Romance battles science in gem market
Updated: 2017-03-31 07:12
By Evelyn Yu in Hong Kong(HK Edition)
With synthetic diamond prices on the decline, sellers of natural jewels fight back
Diamonds have been grown in laboratories since as early as the 1950s but, until recently, synthetic diamonds had been much more expensive to make than mining natural jewels.
Recent advances in technology have slashed expenses, and synthetic diamonds usually cost 30 percent to 40 percent less than their natural counterparts. Which will last forever - the romance of a stone naturally forged in a volcano, or hard science?
Lab-grown diamonds have the same physical, chemical and optical properties as natural gems. They look exactly like the real thing. Grown from tiny seeds of diamond at very high temperatures and pressures, emulating the natural process, a synthetic diamond takes weeks to cultivate while natural ones formed 1 billion to 3 billion years ago.
The market for manufactured diamonds is still in its infancy.
Morgan Stanley reported that sales of rough lab-made diamonds were between $75 million and $220 million, just 1 percent of the global market value of rough diamonds. But the investment bank estimated lab-grown diamonds could take a 15 percent share of the melee (0.18 carat or less) gem-quality diamond market and a 7.5-percent share in sales of larger diamonds by 2020.
The volume of lab-grown diamond production is also tiny. Consultancy Frost & Sullivan said 360,000 carats of synthetic gems were made in 2014, compared with 126 million carats of natural diamonds. Demand for cheaper stones could boost production to 2 million carats next year and 20 million carats by 2026, the consultancy predicted.
Leon Guo Sheng, chief executive of Caraxy Diamond Technology, a pioneer diamond creating company on the Chinese mainland and the first mainland member of the International Grown Diamond Association (IGDA), is optimistic.
Sales from Guo's lab have risen three-fold since its founding in 2015.
Guo's lab can grow white, yellow, blue and pink gems. They are also trying to cultivate green and purple stones. Most lab-grown diamonds are smaller than 0.1 carat, but Guo's lab can make 5-carat white, yellow and blue gems. Pink stones are limited to 2 carats.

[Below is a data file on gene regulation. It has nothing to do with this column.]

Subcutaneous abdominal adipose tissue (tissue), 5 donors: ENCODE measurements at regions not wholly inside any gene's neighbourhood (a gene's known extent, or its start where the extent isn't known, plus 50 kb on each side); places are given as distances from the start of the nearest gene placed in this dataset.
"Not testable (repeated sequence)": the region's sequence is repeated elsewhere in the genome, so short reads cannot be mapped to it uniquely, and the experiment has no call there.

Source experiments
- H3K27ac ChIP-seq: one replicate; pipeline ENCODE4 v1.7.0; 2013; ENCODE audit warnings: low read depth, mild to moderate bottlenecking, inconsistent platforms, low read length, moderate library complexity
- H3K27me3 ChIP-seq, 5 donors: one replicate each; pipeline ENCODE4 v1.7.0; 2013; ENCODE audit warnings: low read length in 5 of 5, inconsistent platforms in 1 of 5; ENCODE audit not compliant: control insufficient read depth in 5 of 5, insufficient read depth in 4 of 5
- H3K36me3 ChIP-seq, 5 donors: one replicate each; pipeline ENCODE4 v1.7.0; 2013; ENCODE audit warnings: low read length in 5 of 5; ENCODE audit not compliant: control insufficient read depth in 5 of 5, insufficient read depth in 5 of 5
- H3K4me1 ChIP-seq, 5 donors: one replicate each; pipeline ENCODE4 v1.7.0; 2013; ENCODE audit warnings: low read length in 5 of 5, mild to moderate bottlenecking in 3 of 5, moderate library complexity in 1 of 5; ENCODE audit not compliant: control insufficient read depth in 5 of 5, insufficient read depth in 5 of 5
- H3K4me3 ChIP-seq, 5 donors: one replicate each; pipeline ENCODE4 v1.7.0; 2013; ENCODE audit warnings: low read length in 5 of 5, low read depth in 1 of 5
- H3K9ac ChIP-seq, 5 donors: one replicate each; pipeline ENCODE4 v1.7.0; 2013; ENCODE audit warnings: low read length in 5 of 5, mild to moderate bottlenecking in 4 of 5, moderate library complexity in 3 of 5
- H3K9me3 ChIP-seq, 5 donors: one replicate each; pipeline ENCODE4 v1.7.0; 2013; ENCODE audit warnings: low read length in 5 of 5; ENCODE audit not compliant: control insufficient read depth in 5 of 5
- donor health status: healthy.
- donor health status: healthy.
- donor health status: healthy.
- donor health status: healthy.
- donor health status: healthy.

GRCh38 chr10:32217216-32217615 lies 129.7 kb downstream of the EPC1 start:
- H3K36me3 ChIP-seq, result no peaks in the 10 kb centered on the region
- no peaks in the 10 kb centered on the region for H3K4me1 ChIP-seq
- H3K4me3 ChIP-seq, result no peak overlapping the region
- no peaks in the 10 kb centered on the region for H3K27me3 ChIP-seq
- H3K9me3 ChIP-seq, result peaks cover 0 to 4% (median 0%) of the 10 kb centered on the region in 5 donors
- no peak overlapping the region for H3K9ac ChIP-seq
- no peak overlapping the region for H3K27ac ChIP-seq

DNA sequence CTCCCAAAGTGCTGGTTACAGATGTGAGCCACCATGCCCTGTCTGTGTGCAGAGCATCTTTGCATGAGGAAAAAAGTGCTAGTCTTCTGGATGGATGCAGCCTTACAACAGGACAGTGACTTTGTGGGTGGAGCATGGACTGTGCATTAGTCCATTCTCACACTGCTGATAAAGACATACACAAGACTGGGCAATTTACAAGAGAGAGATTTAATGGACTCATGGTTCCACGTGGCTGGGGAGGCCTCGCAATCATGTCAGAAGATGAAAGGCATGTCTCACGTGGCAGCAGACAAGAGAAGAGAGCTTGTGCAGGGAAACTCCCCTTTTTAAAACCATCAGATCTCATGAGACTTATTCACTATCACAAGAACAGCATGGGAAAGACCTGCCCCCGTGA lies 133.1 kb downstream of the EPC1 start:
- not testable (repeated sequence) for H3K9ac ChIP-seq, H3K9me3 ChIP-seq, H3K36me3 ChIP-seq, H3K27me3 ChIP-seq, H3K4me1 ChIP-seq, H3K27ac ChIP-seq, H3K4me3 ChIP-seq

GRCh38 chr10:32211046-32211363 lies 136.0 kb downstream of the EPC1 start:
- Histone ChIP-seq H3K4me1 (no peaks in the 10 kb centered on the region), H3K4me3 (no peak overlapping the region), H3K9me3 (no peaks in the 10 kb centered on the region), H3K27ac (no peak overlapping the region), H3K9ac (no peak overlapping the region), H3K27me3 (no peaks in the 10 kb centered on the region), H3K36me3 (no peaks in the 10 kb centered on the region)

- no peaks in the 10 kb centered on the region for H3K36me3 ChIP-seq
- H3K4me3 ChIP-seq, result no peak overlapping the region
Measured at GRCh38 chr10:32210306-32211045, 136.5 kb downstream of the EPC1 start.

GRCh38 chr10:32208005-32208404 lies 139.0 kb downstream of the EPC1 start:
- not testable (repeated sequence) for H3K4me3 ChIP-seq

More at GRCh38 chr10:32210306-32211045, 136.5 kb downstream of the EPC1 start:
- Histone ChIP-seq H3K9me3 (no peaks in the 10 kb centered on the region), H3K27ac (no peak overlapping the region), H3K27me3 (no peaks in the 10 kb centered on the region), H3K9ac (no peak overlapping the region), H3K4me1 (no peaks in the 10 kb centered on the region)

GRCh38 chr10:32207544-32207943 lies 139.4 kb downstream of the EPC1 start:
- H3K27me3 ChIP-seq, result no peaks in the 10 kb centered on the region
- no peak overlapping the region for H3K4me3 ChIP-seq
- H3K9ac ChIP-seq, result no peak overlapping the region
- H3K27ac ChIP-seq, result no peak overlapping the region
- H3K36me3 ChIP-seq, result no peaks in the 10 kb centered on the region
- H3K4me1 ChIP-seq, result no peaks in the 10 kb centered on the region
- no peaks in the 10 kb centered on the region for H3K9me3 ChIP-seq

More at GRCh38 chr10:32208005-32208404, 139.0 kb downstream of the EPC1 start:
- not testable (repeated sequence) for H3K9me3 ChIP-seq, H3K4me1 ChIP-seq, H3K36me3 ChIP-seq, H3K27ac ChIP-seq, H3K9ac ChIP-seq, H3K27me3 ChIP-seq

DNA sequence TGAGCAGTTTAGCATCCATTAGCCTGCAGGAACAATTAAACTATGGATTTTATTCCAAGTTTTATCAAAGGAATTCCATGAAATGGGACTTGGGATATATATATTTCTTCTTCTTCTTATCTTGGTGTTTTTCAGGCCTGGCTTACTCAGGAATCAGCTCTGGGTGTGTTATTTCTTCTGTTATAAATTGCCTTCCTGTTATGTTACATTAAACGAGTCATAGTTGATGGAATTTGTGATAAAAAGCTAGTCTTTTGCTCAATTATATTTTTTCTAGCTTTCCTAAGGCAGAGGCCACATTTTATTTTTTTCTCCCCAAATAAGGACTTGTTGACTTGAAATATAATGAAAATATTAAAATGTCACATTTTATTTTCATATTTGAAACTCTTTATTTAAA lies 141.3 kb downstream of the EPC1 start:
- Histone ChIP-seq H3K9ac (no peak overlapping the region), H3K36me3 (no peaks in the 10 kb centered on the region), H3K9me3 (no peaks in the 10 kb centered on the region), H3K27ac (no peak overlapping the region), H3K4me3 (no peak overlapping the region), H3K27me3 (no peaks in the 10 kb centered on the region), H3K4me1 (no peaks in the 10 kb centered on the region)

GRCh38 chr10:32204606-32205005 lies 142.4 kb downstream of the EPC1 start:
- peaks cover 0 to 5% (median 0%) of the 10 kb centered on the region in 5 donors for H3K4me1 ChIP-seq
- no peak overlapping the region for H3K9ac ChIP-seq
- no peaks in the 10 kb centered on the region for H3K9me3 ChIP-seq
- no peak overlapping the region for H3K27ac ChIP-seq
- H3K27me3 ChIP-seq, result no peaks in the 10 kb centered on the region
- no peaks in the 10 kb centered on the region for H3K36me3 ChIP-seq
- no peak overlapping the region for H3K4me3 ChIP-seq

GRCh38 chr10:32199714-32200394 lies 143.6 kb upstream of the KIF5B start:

Guo believed that technological breakthroughs would push back size and color boundaries as well as cut costs.
Tension between romance and science is escalating; man-made gem sellers are telling customers about the tremendous environmental damage wrought by mines and the moral issues over "blood diamonds".
Diamond Foundry, an American gem synthesizer, boasts that its products are "as rock-solid as your values". Actor Leonardo DiCaprio, who played the lead role in the 2006 movie Blood Diamond, backs the company.
In 2015, seven of the world's largest miners formed the Diamond Producers Association. They launched a campaign "Real is rare. Rare is a diamond" last year.
Natural diamond giant De Beers, which accounts for one-third of global sales, thinks little of synthetic stones. "We carry out a lot of consumer research globally. We see absolutely no evidence people want synthetic diamonds; what they do want is natural diamonds," said Jonathan Kendall, president of De Beers' International Institute of Diamond Grading and Research.
"If I give you a synthetic diamond and say 'I love you', you won't be very impressed. It's cheap, it's nasty and it doesn't show any emotion, it doesn't show I love you at all," Kendall added.
Nicolas Bos, president and chief executive of French jeweler Van Cleef & Arpels, said they would never include synthetic diamonds in their collection. Their tradition was to use only natural stones and their clients appreciated "valuable" things, which he did not see being grown in a lab.
A mergers-and-acquisitions banker from an overseas investment bank, who preferred to remain anonymous, told China Daily he saw an increased market share for synthetic jewelry diamonds as people's consumption views were changing and the spell of "a diamond is forever" was losing its charm. Given the identical appearance, consumers might be drawn to cultivated diamond's affordability.
But the banker thought natural diamonds might be a better investment as the depletion of natural diamonds would boost prices. Natural diamonds were becoming commodities for the wealthiest and bore great investment value. Lab diamonds would mostly supplement the general consumer market, he believed.
Research indicated that natural-diamond production would peak next year or in 2019 before heading into a decline.
Kendall said De Beers' supply could last for "decades" but the chances of finding another big diamond mine were small.
Guo said he saw the wedding-ring market as challenging since the products had emotional value, but sales of lab-grown diamonds as accessories and gifts had grown quickly.
The growing popularity of synthetic gems also posed a threat to consumers when artificial stones were mixed with natural ones.
De Beers has invested heavily in diamond verification technology. Their latest instrument to screen melee diamonds, AMS2, would be available in June. Its predecessor could not assess diamonds smaller than 0.01 carat, but the new machine pushes the limit to one-third of that.
Guo's products are all labeled as lab-grown diamonds to distinguish them from natural ones. Kendall and Guo both think it's very important to secure consumer confidence, so jewelry buyers know what kind of diamonds they are spending big money on.
An employee inspects a diamond ring at a Chow Tai Fook Jewellery Group Ltd store in the Central. The spread of synthetic diamonds, also known as lab-grown diamonds, is posing a threat to the viability of real gems in the global diamond market. Billy H.C. Kwok / Bloomberg
(HK Edition 03/31/2017 page8)